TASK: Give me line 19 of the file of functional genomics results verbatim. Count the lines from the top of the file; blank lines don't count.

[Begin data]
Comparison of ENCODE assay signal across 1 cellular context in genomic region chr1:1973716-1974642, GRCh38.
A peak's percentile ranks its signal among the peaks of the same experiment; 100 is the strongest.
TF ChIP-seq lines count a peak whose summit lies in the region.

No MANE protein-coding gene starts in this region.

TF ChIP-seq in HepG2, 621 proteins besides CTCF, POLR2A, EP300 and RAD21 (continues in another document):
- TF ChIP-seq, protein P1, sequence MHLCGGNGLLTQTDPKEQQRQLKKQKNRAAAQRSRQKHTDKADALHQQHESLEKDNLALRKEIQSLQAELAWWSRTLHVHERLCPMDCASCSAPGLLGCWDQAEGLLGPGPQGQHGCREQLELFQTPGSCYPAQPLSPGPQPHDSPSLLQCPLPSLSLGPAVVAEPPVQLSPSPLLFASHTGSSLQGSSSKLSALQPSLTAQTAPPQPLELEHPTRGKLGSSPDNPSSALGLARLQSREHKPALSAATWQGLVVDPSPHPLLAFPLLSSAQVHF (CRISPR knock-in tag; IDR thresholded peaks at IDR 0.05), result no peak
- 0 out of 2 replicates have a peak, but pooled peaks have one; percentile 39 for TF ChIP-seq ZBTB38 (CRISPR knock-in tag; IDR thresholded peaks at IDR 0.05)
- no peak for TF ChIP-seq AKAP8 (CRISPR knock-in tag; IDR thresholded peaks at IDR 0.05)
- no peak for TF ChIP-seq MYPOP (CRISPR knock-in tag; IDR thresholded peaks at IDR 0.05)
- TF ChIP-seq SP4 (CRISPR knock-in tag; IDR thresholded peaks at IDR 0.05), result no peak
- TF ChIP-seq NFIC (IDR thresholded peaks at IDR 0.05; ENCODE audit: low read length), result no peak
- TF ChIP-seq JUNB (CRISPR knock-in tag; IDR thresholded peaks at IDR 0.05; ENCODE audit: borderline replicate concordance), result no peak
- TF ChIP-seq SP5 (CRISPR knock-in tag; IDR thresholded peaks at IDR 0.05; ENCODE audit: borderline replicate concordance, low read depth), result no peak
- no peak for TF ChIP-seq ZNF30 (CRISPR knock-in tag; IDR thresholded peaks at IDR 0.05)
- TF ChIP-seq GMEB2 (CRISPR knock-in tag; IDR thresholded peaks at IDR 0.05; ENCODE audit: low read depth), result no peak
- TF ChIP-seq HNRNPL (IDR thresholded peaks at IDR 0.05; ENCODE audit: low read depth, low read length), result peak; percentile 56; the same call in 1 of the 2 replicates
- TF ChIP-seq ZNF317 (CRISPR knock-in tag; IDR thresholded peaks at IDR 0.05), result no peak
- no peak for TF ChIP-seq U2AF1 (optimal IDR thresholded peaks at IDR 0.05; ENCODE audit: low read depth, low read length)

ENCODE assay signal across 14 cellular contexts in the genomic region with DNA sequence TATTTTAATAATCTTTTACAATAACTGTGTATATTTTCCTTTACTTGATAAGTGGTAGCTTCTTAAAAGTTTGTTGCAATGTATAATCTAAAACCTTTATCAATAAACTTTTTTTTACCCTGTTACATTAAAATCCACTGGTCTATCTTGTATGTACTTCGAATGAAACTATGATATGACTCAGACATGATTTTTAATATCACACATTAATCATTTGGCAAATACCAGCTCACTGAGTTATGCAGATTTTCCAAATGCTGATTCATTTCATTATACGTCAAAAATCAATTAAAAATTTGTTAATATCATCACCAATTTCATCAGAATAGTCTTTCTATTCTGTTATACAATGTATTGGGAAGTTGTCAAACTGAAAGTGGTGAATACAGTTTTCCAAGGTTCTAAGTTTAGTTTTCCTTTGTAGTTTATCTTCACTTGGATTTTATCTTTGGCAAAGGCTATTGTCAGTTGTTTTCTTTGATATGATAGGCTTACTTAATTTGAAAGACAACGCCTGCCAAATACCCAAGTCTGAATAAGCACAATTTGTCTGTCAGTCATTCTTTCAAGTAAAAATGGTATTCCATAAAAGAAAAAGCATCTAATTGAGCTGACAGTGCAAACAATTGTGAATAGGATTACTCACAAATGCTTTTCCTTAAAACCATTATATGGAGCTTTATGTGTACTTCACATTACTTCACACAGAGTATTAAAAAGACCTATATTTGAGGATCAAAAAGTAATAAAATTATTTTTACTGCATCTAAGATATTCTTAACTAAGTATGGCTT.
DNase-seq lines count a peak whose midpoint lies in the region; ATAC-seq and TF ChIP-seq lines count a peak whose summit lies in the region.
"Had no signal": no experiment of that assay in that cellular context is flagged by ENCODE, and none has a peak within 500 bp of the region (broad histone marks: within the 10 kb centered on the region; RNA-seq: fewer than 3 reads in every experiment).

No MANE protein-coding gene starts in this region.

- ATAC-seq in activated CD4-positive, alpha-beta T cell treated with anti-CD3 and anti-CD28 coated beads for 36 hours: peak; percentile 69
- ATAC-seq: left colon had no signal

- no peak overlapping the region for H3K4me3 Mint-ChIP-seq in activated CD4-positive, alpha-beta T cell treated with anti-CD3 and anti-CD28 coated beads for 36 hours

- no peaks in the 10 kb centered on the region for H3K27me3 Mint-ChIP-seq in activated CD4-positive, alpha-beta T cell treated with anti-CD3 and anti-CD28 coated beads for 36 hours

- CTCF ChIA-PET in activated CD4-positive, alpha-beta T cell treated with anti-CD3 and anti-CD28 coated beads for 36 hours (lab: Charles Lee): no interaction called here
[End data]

ENCODE assay signal across 14 cellular contexts in the genomic region with DNA sequence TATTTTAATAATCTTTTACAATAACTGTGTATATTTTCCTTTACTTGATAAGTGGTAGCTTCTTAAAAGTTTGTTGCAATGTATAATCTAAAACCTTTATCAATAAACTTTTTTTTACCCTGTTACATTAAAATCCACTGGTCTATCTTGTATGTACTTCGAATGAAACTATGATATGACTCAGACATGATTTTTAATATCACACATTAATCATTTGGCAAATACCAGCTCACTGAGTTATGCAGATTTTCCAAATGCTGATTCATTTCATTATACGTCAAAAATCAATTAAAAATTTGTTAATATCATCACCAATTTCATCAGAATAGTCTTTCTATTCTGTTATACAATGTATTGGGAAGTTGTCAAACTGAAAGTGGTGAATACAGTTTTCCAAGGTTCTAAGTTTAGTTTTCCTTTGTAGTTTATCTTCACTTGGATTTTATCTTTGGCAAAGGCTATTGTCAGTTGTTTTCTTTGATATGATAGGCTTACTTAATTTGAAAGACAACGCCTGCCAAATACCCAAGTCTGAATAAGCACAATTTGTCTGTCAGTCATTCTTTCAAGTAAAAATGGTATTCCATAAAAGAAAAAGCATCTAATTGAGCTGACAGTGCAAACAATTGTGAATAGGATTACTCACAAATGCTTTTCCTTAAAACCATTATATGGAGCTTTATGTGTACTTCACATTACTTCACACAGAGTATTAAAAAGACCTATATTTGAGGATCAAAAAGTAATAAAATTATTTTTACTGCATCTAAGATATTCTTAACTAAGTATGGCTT.